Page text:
When considering your organization’s strategies, it is useful to begin at the beginning: what industry are you in?
From there, it becomes possible to define your most direct competitors. That shouldn’t be difficult, and as a result, it might not give you much of a longterm advantage. Perhaps more interesting, and more advantageous, is to seek to identify competitors that your entire industry might not see coming (or might not even see as competitors if they did see them coming). So sure, you’re competing against company or school B and C . . . but it’s also true that you + company / school B + company / school C are all, together, competing against _________. If it wins, then you all lose.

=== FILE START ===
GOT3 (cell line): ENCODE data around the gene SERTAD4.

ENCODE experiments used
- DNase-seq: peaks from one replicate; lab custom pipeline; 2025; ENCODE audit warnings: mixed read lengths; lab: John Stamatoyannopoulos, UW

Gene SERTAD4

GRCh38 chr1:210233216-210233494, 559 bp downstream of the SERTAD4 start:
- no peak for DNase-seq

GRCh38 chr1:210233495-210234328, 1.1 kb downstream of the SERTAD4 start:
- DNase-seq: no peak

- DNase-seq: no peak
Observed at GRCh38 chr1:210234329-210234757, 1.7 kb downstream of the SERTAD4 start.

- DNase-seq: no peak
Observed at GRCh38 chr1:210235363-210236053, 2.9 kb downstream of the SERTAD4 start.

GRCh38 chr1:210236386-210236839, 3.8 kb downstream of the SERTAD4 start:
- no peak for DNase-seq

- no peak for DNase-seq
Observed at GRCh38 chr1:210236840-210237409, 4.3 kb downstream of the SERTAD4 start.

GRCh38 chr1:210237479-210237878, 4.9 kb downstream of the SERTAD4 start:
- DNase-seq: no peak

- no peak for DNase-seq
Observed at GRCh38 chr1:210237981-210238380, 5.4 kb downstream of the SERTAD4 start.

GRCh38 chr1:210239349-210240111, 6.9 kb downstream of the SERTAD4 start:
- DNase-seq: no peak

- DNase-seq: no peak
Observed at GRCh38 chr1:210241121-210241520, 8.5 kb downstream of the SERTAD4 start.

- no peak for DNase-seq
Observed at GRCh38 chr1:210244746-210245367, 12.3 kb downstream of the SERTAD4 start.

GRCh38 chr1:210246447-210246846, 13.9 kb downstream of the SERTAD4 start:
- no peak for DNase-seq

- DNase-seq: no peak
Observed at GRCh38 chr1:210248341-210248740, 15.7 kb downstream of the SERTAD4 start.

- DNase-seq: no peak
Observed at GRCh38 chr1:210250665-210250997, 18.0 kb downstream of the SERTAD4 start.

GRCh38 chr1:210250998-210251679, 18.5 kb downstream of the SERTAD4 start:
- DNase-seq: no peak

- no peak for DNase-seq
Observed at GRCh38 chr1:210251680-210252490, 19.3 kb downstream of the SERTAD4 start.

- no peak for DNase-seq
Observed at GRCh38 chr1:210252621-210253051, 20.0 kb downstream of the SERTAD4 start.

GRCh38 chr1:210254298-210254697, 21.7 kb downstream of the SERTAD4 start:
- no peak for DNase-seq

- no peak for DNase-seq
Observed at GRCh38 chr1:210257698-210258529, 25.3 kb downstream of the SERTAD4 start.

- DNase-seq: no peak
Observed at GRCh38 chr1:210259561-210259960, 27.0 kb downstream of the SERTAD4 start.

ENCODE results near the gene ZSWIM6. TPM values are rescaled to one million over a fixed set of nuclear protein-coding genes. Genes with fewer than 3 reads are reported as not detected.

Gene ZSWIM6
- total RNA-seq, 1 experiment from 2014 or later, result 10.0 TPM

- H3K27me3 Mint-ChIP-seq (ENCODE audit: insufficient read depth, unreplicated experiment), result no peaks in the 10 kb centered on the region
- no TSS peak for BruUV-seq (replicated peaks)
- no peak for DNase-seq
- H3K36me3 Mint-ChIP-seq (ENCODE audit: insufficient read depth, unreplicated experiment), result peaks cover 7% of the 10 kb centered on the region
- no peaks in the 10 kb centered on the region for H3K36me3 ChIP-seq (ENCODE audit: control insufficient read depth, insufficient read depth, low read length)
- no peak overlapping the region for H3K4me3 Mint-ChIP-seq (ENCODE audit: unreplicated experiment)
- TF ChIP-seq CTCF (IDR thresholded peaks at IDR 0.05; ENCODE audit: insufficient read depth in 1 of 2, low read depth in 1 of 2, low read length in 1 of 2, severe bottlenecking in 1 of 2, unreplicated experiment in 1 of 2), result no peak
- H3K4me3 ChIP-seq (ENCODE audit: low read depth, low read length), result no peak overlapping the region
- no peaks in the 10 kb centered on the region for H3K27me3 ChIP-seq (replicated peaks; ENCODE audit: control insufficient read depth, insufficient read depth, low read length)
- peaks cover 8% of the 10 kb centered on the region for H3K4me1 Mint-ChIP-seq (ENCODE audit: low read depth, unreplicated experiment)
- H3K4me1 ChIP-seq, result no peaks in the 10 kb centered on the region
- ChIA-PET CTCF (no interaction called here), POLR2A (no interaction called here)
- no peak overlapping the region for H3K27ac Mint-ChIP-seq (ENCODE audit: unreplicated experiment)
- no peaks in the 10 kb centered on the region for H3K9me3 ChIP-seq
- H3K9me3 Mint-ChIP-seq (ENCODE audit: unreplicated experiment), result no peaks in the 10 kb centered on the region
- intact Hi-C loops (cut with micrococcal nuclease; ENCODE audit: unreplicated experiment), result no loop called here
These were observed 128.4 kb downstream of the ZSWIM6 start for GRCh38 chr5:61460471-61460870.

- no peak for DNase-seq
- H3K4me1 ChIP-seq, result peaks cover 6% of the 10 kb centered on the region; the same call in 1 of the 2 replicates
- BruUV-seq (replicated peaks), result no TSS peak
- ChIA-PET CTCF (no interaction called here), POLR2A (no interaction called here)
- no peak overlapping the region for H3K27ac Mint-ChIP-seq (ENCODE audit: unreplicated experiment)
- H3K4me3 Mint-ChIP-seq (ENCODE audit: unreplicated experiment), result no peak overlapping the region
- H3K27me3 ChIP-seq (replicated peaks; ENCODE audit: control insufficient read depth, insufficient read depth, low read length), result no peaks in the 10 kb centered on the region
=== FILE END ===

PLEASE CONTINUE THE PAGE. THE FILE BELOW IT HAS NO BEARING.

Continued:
Here’s a nice applied example from Will Page in the August 13 FT Weekend:
Consider the enlightening story of American football team the Atlanta Falcons, who took the bold decision of improving the quality of catering inside their glitzy new stadium while slashing prices. On-the-night spend . . . went up 16 per cent. They identified competition at home — a 72-inch smart television, say — and outside too, in the US culture of tailgating, where sports fans drink beer and barbecue food by the backs of their cars in stadium car parks. The Falcons realised they were competing for attention on and off the pitch.
What’s your industry’s version of the 72-inch smart screen and the culture of tailgating? (One easy answer is that we’re likely all competing against the former in one way or another.)